3. If you simply must check luggage, ask them to put a “Fragile” sticker on it, which helps ensure your bags will be put on top of the pile and be first off the plane. Also, yours is not the only black suitcase, so slap a sticker or red ribbon on it — anything that will help you pick it out in the crowd. Think airport security is scary these days? Try making it through customs with someone else’s bag.
4. Mix and match. Bring three shirts and three “bottoms.” That’s 9 outfits.
5. Books are sexy. So are vinyl records. But save yourself the extra pounds and fill your Kindle with every book/country guide you need and stick to your iPod.
6. Don’t be a diva. If you’re the type who has to travel with your own hair dryer (and won’t use the hotel’s), then I might suggest a weekend in the Smokies over the Alps.
7. Jackets and sweaters take up a lot of precious bag space and weigh you down. Unless you’re going to Russia in winter, layers work just as well.
8. If you can bear it, stay away from jeans. This is huge and I should have moved it up to number 2. They absorb dirt (and odors), are bulky and take days to air dry. Cotton and khaki are the way to go.
9. If it’s important and can’t fit into your daypack, leave it at home. Stuff gets stolen no matter where you go. As big as a pain as it is, I am constantly carrying my computer, cameras, etc. on my back — and in crowded places, as ridiculous as it looks, in front of me.
10. Every country I’ve ever visited sells soap. And shampoo. And socks. And t-shirts. I.e. What you forget, you can buy.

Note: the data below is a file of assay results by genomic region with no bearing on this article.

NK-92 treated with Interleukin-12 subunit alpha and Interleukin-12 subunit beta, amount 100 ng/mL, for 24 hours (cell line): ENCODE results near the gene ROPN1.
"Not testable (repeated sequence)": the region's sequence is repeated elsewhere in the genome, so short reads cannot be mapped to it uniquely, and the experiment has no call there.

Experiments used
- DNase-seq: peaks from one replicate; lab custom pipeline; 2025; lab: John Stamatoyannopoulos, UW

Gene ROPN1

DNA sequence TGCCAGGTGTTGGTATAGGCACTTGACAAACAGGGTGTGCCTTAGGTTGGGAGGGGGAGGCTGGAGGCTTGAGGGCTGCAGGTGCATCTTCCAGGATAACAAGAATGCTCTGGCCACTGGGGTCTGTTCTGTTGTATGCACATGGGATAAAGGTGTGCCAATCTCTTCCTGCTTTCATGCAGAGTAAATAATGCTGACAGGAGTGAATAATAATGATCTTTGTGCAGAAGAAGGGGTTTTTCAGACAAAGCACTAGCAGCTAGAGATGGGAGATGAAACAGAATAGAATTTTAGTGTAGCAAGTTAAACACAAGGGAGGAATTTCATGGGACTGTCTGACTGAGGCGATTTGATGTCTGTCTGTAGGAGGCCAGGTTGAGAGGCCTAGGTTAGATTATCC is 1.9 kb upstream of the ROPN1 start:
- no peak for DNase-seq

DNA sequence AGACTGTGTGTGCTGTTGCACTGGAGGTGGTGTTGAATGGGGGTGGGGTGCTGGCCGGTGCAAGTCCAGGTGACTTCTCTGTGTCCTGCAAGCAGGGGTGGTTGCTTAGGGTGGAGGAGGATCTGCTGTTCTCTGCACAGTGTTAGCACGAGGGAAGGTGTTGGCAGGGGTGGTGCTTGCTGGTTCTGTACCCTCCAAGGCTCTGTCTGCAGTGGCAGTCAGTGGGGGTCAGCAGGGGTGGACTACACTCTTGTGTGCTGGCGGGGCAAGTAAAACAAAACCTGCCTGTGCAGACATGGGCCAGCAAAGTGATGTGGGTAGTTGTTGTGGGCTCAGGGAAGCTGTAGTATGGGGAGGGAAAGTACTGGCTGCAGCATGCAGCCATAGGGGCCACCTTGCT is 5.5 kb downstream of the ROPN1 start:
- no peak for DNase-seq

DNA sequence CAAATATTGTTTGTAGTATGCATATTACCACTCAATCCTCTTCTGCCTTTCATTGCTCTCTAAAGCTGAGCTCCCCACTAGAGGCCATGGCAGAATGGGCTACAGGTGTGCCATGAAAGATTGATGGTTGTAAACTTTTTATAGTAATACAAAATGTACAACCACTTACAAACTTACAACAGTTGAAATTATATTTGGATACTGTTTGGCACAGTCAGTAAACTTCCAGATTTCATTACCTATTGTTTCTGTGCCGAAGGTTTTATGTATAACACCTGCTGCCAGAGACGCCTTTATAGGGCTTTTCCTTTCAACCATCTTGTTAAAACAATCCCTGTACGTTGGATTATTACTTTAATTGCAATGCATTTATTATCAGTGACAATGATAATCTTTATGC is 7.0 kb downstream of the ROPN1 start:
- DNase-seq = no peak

One last thing: those plastic gardening shoes that somehow made it into the acceptable mainstream of fashion footwear? Do your country a favor… and don’t.

Monday, December 17, 2012

Insider's Buenos Aires

The National Day of Tango, took place December 11 in Buenos Aires, with five blocks on Avenida de Mayo transformed to a huge dance floor where “tangueros” gathered to dance on the typical avenue and to listen to the orchestras and singers that performed on three different stages. Though I wasn't there, I have fond memories of the tango on the streets of BA.

Sunday, December 16, 2012

Insider's San Diego

Mission Basilica San Diego de Alcala's XXXVI Candlelight Musical Meditation is a Christmas 'must'.

Saturday, December 15, 2012

Insider's San Diego

"White Christmas' musical atSan Diego's Birch North Park Theatre great way to usher in holidays.

Thursday, December 13, 2012

10 Things You Can Only Do on Guam

1. Relive the ancient past at Lina’la’ Chamorro Cultural Park
Guam’s first and original Chamorro cultural theme park recreates Chamorro life 500 years ago. Lina'la' Park rests on an actual Chamorro village, dating over 1,000 years ago. Latte stones, pottery, and other artifacts reveal that villagers lived there until the beginning of the Spanish era in the 17th century.
The park features a visitor center displaying cultural artifacts and a brief film about the Chamorro creation belief. A nature walk filled with tropical flowers, medicinal plants, and fruit trees leads visitors to the recreation of an ancient Chamorro village.
Photo by Cynthia Dial
Visitors are greeted by men and women wearing what looks like traditional garb — a loincloth and small bandeau top for women. When Magellan landed on Guam in 1521, islanders were mostly naked, however, women sometimes wore a small triangular apron called a tifi, or a skirt of grass or leaves suspended from a belt.
2. Dive the world’s deepest ocean